Dr. David Lagomasino, an ECU Department of Coastal Studies Assistant Professor and Assistant Scientist at CSI, has co-authored a recently published paper, “Global declines in human driven mangrove loss”, in the scientific journal Global Change Biology.
Lagomasino, working alongside the lead author of the paper Liza Goldberg and two others from NASA Goddard Space Flight Center, used a machine-based learning approach to produce land cover maps from over one million NASA Earth observing satellite images. The resulting high-resolution maps were used to analyze worldwide mangrove loss from 2000 to 2016. Prior to their study, the distribution and trends of natural and anthropogenic, or human-caused, drivers of mangrove loss had not been fully quantified on a global scale in an actionable way needed for policy, conservation, and restoration efforts.
Within the research findings, the team reports that 62% of global mangrove loss since the beginning of the 21st century has resulted from human land-use change. Of those losses, 47% were a result of agriculture and mariculture practices like rice paddies, shrimp ponds, and palm oil cultivation; and nearly 80% of human-driven losses occurred within six Southeast Asian countries. While anthropogenic causes of mangrove loss are extremely prevalent in those countries, human-driven mangrove loss has declined by 73% worldwide. “These declines we see could be a result of better farming practices, mangrove conservations, policy changes, or the loss of suitable farming lands”, Lagomasino states. However, that is not to say that mangrove threats are disappearing altogether.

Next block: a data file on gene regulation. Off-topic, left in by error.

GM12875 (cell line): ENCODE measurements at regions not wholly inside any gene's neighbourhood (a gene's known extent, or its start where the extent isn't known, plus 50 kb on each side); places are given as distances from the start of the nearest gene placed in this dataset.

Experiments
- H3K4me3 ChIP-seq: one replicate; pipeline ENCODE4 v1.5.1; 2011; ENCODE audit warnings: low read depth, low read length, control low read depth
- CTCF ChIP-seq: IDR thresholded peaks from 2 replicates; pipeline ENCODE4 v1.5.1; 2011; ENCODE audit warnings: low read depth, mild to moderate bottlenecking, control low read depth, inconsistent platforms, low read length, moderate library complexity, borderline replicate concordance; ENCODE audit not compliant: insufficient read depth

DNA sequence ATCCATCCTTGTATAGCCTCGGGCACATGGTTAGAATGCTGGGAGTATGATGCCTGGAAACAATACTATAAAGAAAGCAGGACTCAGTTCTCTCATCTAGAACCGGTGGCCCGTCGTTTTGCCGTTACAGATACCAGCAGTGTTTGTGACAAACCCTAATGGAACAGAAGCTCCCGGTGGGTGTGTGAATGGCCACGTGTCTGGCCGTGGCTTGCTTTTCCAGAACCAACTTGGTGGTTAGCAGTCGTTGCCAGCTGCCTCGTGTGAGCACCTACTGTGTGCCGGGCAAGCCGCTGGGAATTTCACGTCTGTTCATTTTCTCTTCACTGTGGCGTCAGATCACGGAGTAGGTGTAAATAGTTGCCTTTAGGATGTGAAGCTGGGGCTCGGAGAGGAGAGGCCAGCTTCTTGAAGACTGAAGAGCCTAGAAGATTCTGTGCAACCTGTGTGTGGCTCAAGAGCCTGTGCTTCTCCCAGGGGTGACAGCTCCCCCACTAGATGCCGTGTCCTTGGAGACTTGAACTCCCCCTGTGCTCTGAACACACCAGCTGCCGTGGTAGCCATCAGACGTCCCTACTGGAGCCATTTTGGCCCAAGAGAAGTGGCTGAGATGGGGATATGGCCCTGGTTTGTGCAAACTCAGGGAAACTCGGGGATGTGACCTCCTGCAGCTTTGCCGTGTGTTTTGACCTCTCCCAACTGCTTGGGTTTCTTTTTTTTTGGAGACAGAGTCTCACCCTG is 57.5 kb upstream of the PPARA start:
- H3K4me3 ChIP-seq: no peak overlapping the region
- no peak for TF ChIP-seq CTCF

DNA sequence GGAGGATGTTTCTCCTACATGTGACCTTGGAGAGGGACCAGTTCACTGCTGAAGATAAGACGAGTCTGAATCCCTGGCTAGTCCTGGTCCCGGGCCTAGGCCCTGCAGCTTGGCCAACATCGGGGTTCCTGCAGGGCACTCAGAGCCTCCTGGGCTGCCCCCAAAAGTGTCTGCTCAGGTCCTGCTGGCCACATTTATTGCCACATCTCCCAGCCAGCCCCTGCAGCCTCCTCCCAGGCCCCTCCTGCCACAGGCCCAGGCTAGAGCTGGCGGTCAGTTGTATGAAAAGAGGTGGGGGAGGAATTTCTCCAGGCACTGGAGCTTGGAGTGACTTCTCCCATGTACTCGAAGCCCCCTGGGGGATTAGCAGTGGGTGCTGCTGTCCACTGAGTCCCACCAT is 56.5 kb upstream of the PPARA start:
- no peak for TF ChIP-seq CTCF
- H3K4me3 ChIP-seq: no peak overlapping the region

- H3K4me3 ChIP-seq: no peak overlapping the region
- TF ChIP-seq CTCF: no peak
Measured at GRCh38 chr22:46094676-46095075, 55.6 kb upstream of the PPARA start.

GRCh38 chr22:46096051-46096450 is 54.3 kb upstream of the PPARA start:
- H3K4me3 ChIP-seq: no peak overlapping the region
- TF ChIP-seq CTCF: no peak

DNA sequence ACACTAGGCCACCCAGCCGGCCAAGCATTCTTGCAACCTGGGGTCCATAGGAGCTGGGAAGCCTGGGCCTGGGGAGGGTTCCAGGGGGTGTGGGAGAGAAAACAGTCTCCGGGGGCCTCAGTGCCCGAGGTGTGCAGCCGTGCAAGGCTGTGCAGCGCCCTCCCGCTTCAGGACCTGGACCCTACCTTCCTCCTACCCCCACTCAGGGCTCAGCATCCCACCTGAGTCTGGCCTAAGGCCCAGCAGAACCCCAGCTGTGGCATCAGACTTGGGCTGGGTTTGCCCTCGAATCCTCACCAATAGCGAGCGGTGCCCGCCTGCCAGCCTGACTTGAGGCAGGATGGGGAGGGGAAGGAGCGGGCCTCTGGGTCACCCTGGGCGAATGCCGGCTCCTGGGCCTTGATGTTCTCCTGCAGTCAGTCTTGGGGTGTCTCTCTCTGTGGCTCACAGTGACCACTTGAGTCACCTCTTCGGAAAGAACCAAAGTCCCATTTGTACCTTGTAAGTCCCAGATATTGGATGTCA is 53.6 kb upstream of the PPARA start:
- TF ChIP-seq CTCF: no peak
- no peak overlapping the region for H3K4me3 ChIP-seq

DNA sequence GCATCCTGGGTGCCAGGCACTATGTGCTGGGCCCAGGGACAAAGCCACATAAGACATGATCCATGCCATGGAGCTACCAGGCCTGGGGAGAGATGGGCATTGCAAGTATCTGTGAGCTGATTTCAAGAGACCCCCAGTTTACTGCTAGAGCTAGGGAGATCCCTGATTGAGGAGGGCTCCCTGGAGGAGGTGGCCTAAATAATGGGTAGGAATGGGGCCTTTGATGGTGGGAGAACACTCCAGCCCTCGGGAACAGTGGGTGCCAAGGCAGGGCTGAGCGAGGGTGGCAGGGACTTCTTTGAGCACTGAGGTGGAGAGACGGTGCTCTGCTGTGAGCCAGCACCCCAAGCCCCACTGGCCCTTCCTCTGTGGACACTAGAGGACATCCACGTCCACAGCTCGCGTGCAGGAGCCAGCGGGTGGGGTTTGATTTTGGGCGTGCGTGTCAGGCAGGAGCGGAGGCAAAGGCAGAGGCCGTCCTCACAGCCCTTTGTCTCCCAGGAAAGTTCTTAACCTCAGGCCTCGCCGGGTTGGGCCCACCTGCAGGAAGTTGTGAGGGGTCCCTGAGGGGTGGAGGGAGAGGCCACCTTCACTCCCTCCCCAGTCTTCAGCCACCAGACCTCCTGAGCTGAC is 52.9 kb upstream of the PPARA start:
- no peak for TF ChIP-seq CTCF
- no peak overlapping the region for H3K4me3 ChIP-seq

In almost all of the countries in which mangroves are found, natural phenomena such as shoreline erosion and extreme weather events, like hurricanes and droughts, also contribute to mangrove loss. During the study period, total mangrove loss area declined; however, the relative impact of natural drivers on mangrove loss actually increased by nearly 10-20% depending on the area over the 16-year period. Excluding the six Southeast Asian countries mentioned previously, erosion caused nearly half (~43%) of mangrove loss around the world from 2000-2016, and extreme weather events drove between 18-22% of total mangrove loss area on each continent. Lagomasino adds, “The differences we see in the relative contribution of natural and human-derived mangrove loss shows us the large influence humans have on the coastal environment. Identifying where and when these changes are happening is a step toward developing region-specific coastal mitigation strategies.”
While an overall decline in mangrove loss was observed from 2000-2016, it is important to continue to recognize the value of land-use management and conservation. Naturally-driven losses will continue to compound the impacts of previous mangrove loss from both natural and anthropogenic sources – particularly in areas where mangroves are barred from expanding landward. The authors suggest that future conservation policy should plan for natural stressors from extreme weather events and oceanic processes which will continue to squeeze mangroves between the ocean and human development. In the paper they state, “Regardless of the current level of direct human intervention in the forest, the intersection of existing anthropogenic and future climate losses must be considered when enacting future ecosystem valuation and conservation on an increasingly human-dominated planet.” Mangroves are an important ecosystem for protecting shorelines and offsetting carbon and thus a great natural tool for combatting extreme weather and a changing climate.
Of special note for this paper, lead author Liza Goldberg just graduated high school and was a former intern of Lagomasino’s. To read more about Goldberg’s experiences with the project and NASA Goddard internship, click here; and to visit the Drivers of Global Mangrove Loss website or to read the paper, click here.